State Farm raising California homeowner policies by 20% in 2024
Department of Insurance OK’s rate hike for state’s largest insurance holder
Having a good neighbor as an insurer in California is about to cost a lot more.
Illinois-based insurance giant State Farm is expected to increase its average rate for homeowner insurance policies in California by 20 percent next year, under a proposal approved by the Department of Insurance, the Sacramento Bee reported.
Last year, State Farm held more than one in five homeowner policies in the state, the largest of any company, according to the department.
The approved increase comes during headwinds for the state’s insurance market, while a growing number of residents have seen higher prices and fewer insurance options as major companies have paused or restricted new business.
In May, the 101-year-old State Farm announced it is no longer accepting new applications for property insurance in California, citing rising construction costs and increasing wildfires.
In an emailed statement, company spokesman Sevag Sarkissian said increased costs and risk were also behind the recently-approved rate change.
“We are committed to working cooperatively with public policymakers and officials on reforms that promote market stability and the long-term interests of our California customers,” Sarkissian told the Bee.
Insurance Commissioner Ricardo Lara announced a series of policy actions last fall he hopes will reach similar outcomes.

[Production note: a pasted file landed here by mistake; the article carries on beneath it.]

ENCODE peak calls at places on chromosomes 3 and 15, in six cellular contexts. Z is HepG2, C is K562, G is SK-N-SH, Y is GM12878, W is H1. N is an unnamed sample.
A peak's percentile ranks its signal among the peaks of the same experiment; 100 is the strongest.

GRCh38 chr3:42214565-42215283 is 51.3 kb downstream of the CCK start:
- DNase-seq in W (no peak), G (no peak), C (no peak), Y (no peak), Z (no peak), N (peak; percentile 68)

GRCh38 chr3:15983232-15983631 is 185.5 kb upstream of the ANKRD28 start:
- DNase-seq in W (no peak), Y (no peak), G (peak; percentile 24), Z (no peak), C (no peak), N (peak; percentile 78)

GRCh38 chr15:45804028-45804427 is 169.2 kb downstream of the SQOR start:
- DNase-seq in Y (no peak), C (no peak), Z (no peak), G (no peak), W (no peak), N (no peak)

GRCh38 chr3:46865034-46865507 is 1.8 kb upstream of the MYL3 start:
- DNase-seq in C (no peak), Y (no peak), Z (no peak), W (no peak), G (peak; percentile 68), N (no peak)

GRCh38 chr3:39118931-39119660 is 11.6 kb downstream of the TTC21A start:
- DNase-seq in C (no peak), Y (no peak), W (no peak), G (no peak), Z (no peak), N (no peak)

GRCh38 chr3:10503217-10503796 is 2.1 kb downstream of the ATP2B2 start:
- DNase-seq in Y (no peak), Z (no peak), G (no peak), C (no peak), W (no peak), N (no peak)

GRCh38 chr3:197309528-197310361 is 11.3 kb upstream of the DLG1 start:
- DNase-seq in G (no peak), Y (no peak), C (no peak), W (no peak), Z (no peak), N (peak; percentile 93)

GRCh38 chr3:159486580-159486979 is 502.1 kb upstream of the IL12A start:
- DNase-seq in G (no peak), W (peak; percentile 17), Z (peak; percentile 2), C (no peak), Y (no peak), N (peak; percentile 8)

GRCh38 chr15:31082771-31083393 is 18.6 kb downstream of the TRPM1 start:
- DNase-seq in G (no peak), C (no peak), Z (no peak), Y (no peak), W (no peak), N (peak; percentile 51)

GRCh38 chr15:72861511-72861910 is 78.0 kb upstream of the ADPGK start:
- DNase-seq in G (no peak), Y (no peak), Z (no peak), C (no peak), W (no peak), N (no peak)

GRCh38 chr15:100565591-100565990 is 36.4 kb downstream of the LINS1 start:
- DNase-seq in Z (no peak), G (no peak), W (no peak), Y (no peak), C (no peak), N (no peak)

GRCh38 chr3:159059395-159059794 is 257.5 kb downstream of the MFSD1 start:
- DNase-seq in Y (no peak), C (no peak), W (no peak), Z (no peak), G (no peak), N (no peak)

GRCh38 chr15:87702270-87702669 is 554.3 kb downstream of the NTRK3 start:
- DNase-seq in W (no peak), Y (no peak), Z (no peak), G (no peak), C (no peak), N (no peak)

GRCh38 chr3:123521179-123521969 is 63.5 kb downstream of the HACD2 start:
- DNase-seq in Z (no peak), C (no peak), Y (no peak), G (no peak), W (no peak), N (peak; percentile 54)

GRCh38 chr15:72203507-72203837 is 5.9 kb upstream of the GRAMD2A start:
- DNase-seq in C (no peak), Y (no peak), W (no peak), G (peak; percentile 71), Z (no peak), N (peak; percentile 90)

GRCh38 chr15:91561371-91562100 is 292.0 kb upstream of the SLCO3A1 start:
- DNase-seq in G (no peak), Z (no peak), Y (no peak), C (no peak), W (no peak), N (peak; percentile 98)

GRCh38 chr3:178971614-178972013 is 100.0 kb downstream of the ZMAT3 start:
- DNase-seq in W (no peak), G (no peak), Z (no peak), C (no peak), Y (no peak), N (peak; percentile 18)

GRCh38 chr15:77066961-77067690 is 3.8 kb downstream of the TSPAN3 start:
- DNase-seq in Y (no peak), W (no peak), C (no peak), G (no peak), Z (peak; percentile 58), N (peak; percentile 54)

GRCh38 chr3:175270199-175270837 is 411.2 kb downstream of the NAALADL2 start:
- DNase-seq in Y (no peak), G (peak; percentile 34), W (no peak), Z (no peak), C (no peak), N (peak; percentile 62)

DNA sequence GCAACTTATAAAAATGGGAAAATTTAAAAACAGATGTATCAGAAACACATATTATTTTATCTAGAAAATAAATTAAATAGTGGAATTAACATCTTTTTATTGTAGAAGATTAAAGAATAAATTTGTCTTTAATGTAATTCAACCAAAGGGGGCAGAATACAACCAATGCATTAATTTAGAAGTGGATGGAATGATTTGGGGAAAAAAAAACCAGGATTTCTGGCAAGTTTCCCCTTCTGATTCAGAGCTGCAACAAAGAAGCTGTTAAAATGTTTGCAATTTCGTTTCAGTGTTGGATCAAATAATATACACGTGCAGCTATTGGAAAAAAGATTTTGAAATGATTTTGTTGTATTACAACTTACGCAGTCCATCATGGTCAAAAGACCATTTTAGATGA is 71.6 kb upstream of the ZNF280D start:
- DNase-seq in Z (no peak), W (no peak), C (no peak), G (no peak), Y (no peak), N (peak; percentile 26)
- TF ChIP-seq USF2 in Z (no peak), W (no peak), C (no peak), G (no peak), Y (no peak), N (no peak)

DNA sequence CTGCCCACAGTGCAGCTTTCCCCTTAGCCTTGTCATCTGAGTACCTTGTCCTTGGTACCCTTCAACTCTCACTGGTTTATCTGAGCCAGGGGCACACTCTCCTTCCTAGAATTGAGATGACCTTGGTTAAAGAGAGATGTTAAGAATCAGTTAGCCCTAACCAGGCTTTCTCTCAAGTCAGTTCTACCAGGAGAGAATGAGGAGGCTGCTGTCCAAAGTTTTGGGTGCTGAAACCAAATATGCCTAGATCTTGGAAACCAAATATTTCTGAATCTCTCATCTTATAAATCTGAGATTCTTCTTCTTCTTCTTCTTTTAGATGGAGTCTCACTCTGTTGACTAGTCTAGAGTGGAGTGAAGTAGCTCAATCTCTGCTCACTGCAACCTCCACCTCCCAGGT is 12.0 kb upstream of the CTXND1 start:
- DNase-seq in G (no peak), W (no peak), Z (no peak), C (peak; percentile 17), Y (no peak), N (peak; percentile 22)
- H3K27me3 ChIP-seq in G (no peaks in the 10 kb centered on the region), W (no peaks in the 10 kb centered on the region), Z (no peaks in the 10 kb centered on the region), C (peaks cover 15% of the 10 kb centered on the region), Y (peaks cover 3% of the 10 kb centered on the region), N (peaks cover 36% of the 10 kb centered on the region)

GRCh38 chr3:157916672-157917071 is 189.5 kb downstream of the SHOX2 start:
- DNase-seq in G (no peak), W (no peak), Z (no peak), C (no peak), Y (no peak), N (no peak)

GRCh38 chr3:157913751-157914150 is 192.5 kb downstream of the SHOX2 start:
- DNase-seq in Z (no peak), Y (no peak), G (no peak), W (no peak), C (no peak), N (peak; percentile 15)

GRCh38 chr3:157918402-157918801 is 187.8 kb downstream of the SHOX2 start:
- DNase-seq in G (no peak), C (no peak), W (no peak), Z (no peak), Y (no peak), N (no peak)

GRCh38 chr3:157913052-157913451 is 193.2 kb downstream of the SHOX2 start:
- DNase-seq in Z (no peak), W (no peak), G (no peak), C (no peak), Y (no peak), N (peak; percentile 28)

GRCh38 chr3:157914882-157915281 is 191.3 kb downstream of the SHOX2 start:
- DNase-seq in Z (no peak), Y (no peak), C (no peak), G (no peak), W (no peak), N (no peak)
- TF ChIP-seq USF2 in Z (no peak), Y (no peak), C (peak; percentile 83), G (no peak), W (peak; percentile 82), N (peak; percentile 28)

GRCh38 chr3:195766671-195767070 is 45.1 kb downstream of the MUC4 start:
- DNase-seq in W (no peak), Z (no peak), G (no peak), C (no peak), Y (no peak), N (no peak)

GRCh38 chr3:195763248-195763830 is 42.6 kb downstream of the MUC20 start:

They include allowing insurance companies to use computer models to better plan for future losses and to recover costs related to insuring their California policies. In exchange, insurance companies would agree to insure a certain percentage of homes in areas of the state with high wildfire risks.
Details of the proposed changes have not been finalized and the department also has to get new regulations approved before they are implemented, according to the Bee.
Lara, at a hearing in front of state lawmakers this month, called California’s insurance rules outdated and no longer reflective of current risks. He said the department hoped to have the new regulations done by next December.
Until then, the commissioner acknowledged uncertainty would continue in insurance availability and pricing. “It’s going to be tough, I want to say, for the next couple months, but hopefully you’re going to start to see the market start stabilizing itself,” Lara said.
Companies such as State Farm, Allstate and Farmers Insurance stopped issuing or limited new policies throughout much of the state after notifying homeowners their policies would not be renewed.
For many, the only options are an expensive state-mandated policy known as the FAIR Plan, offering minimal coverage, or no insurance at all — if they don’t have a mortgage that requires it, the San Jose Mercury News reported.
Participation in the FAIR plan, set up to require insurers to provide basic coverage in high-risk areas where it’s otherwise unavailable, has more than doubled since 2018 to about 3 percent of state policies.
Nonetheless, Californians who approved some of the nation’s toughest insurance regulations in 1988 have enjoyed a break on home policies, according to the Insurance Information Institute.
The state’s average homeowners insurance premium was $1,241 in 2020, the most recent data available. That’s below the U.S. average of $1,311, and those in Florida, at $2,165, Oklahoma, at $2,040 and Louisiana, at $2,038, states regularly hit by hurricanes and tornadoes.
Yet the institute reports that the 10 costliest U.S. wildfires in insured losses all occurred in California, eight of them in the last decade.
— Dana Bartholomew